2nd ICCG – Daegu, South Korea, 9-13 August 2000


Conference Programme click here

Conference Report by Neil Smith

After a very successful inaugural conference in Vancouver in August 1997, the second ICG conference in Taegu attracted participants from more than 20 countries. More than 80 papers and presentations were given. The wider political context in which the conference took place added to the sense of excitement. For a radical conference in particular it is sobering to remember that until 1988 South Korea was a military dictatorship in which the kind of conference we had would either have been impossible or would have come at a very high personal price.

More contemporary political events also played a role. In July Seoul police had attacked striking workers at the Lotte Hotel conglomerate and strikers were highly visible in both Seoul and Taegu. A doctor’s strike commenced as the conference opened, and demonstrating students demanded an end to US military occupation. Approximately 37,000 US troops remain in South Korea. The biggest political event however was the August 14 reuniting of 100 North Korean families with their South Korean, separated 50 years ago amidst the Korean War, and a similar reuniting of 100 South Korean families in Pyongyang. These events brought riot-clad police into the streets.

The conference was welcomed by the President of the University of Taegu and in the opening session Byung-Do Choi of Taegu, the local organizer, set out the conference theme and made an optimistic appeal that the time is right for a critical re-evaluation of utopian thinking. Alternative 21st Century Geographies are within our grasp. Blanca Ramirez (Universidad Autonoma de Mexico) then argued that we need to have a clear sense of the politics involved in constructing an International Critical Geography Group. She emphasized the need to construct a political unity but one that recognized and clarified differences both within critical geography and vis-a-vis other non-critical geographies. What makes us critical is becoming a pressing question. In this process it is vital that we generate and learn from the knowledge coming from the global south. But there are many frustrations here: it is difficult for scholars in the “south” to change the conversation in the north, and the hegemony of English compounds this, but if we are to be truely international we have to work hard to make this happen.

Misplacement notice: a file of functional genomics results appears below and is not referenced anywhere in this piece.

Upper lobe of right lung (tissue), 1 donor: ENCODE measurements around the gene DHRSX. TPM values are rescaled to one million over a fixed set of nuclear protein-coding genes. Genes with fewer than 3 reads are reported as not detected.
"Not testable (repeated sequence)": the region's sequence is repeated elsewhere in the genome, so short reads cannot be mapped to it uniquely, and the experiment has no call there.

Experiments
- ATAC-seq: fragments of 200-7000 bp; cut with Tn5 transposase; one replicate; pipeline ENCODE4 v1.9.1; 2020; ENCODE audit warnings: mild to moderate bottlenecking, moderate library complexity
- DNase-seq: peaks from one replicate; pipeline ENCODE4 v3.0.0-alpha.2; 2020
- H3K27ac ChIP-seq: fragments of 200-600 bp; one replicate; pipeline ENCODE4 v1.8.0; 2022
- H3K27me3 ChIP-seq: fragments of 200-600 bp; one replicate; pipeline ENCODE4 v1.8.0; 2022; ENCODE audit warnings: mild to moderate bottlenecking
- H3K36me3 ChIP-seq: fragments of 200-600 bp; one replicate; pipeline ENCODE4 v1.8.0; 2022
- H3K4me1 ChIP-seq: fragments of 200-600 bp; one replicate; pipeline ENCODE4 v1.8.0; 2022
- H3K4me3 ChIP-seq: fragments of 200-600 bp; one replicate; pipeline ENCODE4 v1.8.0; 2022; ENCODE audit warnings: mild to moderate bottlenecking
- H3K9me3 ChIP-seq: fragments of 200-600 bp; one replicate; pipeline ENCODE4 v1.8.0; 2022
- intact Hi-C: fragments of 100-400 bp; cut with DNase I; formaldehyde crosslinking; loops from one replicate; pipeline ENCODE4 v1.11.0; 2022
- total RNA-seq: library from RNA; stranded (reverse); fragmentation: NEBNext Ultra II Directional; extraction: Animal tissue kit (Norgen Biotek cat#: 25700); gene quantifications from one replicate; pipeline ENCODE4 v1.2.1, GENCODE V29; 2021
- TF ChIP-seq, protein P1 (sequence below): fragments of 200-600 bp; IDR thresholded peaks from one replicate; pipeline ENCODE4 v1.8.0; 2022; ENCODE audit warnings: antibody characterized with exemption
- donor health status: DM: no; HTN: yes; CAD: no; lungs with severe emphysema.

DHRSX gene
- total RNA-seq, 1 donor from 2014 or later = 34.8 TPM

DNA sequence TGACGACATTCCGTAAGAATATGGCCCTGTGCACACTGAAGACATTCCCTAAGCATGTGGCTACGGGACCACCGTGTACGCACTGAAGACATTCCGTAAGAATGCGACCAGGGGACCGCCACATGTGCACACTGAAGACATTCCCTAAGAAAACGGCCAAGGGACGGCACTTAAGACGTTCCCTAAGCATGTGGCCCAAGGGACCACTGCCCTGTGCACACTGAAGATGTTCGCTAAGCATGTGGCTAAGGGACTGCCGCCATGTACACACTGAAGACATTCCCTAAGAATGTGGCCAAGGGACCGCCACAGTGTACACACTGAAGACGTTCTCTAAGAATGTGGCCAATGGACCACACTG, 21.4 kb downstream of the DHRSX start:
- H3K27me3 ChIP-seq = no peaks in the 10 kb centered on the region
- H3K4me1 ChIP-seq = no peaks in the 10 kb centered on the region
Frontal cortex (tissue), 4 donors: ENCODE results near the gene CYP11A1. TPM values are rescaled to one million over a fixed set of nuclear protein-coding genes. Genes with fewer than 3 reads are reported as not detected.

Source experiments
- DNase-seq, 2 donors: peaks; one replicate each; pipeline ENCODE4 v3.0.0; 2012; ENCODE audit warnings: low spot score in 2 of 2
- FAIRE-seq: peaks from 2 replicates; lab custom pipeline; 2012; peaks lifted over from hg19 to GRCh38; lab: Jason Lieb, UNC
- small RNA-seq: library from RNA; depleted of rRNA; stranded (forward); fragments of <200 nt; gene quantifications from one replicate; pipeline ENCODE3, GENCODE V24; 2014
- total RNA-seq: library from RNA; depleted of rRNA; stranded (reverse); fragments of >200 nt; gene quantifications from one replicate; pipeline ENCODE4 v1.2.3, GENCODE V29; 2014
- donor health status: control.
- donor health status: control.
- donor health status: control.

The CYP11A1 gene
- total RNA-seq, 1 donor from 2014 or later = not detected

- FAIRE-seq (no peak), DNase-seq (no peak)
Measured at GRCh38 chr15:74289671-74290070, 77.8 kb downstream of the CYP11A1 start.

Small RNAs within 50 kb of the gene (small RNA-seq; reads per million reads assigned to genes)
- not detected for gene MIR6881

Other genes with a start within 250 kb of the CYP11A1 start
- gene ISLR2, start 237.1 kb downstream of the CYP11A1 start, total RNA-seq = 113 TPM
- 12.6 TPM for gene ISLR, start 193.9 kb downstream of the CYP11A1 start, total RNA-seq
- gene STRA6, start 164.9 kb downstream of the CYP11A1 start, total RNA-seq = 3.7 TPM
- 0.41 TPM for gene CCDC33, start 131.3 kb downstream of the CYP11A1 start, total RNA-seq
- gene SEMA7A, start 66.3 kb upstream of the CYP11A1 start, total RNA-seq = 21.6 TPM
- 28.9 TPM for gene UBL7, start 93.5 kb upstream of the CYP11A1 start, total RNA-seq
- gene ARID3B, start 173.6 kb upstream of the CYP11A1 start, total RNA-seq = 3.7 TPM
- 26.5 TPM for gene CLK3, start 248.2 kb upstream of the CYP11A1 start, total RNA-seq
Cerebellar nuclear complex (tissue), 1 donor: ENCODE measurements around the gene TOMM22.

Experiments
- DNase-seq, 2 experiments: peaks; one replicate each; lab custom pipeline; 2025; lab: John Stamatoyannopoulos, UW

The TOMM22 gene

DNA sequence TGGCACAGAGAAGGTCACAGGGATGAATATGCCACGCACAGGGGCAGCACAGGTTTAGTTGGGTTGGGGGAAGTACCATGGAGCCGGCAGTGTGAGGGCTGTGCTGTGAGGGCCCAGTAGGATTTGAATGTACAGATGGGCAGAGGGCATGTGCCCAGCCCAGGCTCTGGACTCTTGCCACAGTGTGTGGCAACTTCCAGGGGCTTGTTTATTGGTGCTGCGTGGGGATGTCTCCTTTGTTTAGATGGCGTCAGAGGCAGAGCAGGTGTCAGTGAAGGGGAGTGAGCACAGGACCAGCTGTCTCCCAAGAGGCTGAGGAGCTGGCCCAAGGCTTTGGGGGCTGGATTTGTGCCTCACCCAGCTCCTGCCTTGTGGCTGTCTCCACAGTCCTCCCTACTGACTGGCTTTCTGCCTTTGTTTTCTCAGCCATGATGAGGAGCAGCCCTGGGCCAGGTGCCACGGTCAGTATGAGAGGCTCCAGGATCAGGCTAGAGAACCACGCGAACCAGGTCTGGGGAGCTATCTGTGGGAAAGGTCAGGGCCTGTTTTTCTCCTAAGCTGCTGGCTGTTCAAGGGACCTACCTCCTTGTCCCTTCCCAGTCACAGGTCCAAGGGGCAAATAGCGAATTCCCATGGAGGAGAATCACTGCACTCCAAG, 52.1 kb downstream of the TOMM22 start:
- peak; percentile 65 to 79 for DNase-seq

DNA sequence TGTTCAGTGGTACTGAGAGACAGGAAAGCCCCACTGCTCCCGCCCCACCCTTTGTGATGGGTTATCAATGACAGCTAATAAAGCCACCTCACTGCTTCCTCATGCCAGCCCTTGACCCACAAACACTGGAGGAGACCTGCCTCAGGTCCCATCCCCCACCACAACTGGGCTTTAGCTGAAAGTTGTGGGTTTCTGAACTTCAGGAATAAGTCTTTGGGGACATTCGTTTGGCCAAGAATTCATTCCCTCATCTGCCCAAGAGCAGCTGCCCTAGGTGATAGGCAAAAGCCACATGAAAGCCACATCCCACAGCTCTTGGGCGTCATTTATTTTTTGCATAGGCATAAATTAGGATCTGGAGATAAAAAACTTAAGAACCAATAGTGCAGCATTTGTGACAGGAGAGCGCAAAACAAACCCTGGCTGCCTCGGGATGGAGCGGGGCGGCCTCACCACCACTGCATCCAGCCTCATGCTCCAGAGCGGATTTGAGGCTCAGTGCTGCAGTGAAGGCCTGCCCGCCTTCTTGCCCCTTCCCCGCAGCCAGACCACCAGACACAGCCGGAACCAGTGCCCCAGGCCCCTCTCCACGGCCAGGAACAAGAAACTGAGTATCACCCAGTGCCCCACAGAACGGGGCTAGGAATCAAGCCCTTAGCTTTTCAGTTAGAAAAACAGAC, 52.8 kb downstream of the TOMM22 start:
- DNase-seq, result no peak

One of the continuing discussions throughout the conference concerned the “People’s Geography Project of the United States” launched in 1999 and introduced at the conference by Don Mitchell (Syracuse, USA). The goal of this project is both to make geography accessible to ordinary people and to find ways of expressing the organic geographic knowledge that people have in their everyday lives. These ideas were laid out in the first regular session. There followed an exciting report on international struggles against sweatshops in Guatamala by a geographer-organizer (Traub-Warner and Cravey), an analysis of why geography has been, traditionally, such a conservative discipline (Ramirez) and an appeal that radical and critical geography examine its own shibboleths and take seriously again theories of how social production, reproduction and power are structured in capitalist societies (Smith).

Another highlight of the conference came with reports on the status of critical, radical and alternative geographies in different national context. A very energetic group of faculty and students came to the conference from Taiwan, and they organized two sessions “The critical geographies of Taiwan.” These connected programmatic statements, such as Chu-Joe Hsia’s discussion of the role of radical intellectuals vis-a-vis the state and political movements, with empirical explorations of the economic development of Taiwan since the postwar period, issues of urban development, and an attempt by Li-Ling Huang to connect spatial and cultural studies to local political geographies in Taiwan. Another session reported on critical geographies in Japan (Mizuoka), which has had a marxist geographical tradition since the 1950s (recently dissipated); India (Banerjee-Guha) where a conservative colonial tradition remains a major obstacle; and South Korea (Choi) where the history of critical geography is short but expanding dramatically. Georgina Calderon Aragon’s paper argued that the issues leading to the 1999-2000 strike at the Universidad Autonoma Nacional de Mexico (UNAM) signified an assault by neo-liberalism on the “revolutionary social pact” that had governed Mexico for decades.

There was also much very interesting discussion about the effects of the 1997-99 economic crisis that had such a disastrous effect throughout Asia. Participants got an especially detailed view of the ways in which the “IMF crisis” affected South Korea. Entire sessions were devoted to high-tech and regional development, housing, and homelessness in South Korea today, and various papers discussed issues of regionalization (Bae-Gyoon Park), the auto industry (Yong-Sook, Lee) unemployment (Sung-Kyun, Lee) and specific urban case studies (Ulsan, Seoul, Taegu, Pusan). For those of us not from Korea, the overall result was a very complex picture both of Korean economic growth since the late 1950s and the social, cultural and political effects of the “IMF crisis.” This continental focus was filled out by other papers on Malaysia, Hong Kong, Vietnam and China, as well as Taiwan and Japan, including Naoki Oshiro’s discussion of regional identity and the struggle against US occupation in Okinawa.